Family: Fagaceae

Scientific Name: Castanea dentata

Common Name: American Chestnut

Description

American Chestnut (Castanea dentata) was one time Queen of the eastern American forrest was almost completely wiped out by a blight starting in 1904.

Pronunciation(kas-TA-nee-a)(den-TA-tah)
Plant TypeTrees Deciduous
Hardiness Zone4
Sunlightfull
Moistureaverage
Soil & Siteaverage
Flowerstrees are monoecious, having catkins made up of many small, pale green to nearly white, male flowers in 6 to 8 inch long catkins. The female parts are found near base of the catkins (near twig) appearing in late spring to early summer.
FruitTwo to three nuts per fruit encased in a spiny fruit. Reported to be the best tasting of the Chestnuts.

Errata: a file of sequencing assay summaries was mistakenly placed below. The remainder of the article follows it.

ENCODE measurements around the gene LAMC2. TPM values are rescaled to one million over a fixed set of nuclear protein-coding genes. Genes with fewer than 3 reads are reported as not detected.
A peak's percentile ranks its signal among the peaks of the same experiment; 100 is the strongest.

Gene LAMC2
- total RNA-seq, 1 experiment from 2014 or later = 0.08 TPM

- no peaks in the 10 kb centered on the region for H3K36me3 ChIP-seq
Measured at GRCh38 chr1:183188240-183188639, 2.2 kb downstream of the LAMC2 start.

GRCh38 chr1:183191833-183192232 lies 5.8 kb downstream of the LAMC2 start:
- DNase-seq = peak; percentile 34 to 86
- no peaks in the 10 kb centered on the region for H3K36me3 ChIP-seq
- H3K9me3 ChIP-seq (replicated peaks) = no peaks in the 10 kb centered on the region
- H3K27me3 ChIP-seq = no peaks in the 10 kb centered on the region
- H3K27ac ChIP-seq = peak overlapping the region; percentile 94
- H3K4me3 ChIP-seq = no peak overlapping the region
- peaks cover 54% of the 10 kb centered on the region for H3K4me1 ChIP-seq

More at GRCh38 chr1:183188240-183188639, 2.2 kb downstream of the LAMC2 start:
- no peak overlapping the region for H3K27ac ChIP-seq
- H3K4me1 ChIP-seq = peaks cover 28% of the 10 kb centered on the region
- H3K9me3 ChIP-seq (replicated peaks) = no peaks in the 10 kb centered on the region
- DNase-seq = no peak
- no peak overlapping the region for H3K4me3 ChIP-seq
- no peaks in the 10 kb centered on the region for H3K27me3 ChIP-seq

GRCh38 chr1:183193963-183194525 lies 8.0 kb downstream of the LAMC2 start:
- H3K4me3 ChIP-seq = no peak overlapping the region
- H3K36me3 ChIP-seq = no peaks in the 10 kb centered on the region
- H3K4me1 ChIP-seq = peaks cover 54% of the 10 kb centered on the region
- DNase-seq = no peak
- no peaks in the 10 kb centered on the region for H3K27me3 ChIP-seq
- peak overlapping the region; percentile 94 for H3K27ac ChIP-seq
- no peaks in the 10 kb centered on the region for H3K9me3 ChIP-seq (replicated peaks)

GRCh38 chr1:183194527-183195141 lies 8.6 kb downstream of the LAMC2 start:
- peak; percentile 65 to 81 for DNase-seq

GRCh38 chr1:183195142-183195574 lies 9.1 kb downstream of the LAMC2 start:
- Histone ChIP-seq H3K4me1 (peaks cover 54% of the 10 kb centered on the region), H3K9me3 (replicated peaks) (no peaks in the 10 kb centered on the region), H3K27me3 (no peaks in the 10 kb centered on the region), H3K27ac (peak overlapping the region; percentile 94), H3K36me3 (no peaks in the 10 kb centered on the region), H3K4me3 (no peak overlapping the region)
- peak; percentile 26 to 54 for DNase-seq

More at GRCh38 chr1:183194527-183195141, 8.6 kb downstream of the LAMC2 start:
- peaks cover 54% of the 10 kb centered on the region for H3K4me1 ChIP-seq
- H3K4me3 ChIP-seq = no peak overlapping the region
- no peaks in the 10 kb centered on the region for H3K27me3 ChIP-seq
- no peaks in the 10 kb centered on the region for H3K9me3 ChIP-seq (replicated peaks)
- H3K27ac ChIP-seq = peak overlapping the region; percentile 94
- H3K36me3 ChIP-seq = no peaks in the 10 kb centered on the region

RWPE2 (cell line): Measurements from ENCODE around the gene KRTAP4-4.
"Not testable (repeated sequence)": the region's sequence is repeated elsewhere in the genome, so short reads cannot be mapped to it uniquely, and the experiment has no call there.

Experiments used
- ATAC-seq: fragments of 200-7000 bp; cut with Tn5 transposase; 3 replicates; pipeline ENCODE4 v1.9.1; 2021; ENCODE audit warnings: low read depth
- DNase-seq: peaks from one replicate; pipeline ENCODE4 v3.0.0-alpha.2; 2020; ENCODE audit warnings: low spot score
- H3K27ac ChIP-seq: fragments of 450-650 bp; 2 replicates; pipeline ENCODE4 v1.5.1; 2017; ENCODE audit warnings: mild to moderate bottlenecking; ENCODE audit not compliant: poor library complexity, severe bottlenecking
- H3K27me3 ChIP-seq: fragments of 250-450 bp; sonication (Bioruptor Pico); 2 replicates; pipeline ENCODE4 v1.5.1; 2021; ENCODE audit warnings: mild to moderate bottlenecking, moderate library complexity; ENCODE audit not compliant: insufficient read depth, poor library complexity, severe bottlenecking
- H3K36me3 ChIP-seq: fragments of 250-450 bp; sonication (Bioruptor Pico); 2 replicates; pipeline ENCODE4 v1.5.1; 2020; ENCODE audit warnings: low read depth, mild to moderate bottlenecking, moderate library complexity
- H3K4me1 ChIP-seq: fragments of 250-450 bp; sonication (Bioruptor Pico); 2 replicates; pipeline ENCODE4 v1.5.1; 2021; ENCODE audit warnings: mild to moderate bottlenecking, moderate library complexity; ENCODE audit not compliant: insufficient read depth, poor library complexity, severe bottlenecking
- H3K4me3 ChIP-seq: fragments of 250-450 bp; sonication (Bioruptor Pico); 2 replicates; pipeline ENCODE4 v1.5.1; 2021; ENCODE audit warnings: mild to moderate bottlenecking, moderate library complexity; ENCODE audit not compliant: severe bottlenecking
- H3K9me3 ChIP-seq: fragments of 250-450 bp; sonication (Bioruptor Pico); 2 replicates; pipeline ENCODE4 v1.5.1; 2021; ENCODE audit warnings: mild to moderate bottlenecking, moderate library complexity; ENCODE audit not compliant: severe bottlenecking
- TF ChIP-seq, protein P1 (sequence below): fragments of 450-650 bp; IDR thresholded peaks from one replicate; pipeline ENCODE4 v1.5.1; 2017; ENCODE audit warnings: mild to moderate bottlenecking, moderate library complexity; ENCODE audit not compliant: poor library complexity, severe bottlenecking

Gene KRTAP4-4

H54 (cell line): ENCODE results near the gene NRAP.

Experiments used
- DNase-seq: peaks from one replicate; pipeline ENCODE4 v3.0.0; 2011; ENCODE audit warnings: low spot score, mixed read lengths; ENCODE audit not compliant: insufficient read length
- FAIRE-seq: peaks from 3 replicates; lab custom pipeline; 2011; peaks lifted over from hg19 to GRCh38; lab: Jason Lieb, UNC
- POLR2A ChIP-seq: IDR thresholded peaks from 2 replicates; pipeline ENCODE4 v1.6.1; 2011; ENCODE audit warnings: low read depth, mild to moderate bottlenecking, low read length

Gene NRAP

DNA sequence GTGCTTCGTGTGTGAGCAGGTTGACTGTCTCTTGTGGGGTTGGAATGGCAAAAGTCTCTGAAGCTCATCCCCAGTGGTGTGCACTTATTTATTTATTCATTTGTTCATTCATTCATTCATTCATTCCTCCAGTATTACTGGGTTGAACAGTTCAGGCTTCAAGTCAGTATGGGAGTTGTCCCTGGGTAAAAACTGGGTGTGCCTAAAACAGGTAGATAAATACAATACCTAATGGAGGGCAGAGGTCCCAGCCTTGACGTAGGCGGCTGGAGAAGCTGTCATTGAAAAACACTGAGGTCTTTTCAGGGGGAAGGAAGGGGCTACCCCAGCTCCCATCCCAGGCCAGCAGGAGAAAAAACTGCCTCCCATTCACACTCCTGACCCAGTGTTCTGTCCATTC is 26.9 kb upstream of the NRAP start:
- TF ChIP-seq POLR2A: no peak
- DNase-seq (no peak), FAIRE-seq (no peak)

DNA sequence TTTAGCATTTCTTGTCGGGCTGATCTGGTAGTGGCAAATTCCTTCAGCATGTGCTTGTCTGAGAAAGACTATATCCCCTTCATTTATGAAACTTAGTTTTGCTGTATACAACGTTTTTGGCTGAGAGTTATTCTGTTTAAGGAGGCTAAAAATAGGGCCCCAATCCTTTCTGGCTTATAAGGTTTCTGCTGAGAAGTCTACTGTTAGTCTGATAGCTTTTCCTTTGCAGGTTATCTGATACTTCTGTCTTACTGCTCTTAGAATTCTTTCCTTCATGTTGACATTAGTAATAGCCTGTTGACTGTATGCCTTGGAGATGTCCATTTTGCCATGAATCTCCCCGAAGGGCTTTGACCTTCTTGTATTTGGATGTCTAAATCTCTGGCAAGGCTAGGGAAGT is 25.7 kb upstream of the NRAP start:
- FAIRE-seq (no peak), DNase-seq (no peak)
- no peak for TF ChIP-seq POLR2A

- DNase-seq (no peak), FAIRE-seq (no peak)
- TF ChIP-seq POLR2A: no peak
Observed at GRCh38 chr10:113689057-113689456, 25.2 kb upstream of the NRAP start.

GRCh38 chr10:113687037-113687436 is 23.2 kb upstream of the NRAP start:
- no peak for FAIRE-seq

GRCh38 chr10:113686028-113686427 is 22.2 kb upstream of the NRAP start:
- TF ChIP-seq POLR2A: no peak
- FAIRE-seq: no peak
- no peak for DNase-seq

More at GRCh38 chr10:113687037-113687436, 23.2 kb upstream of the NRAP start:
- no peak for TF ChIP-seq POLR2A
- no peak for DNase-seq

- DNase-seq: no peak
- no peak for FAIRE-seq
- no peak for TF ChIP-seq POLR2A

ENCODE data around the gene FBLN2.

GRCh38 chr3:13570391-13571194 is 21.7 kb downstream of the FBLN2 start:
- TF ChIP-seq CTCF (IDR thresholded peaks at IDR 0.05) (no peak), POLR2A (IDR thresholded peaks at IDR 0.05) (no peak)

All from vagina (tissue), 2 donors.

Leavesalternate, simple, oblong-lanceolate, with sharp pointed serrations
Dimensionsup to 100 feet, normally in the 20-25 foot range
Propagationseeds
Misc FactsThe Chestnut blight arrived in New York on some Japanese Chestnut stock. First reported on American Chestnut trees in 1904 at the Bronx Zoological Park. Within 50 years over 3.5 billion tress died from the blight. (syn. C. americana)
Author's NotesThe American Chestnut (Castanea) is not closely related to the Horse Chest (Aesculus). They are different genus and families. Many years ago a neighbor of mine was growing Chestnuts from seeds collected from resistant trees. This was an effort to find some resistant varieties.
Notes & Reference#01-Manual of Woody Landscape Plants (Michael Dirr), #39-The Natural History of Trees (Donald Cultrose Pattie), #75-Encyclopedia of Nuts, Berries and Seeds (John Heinerman), #93-North American Landscape Trees (Arthur Lee Jacobson)
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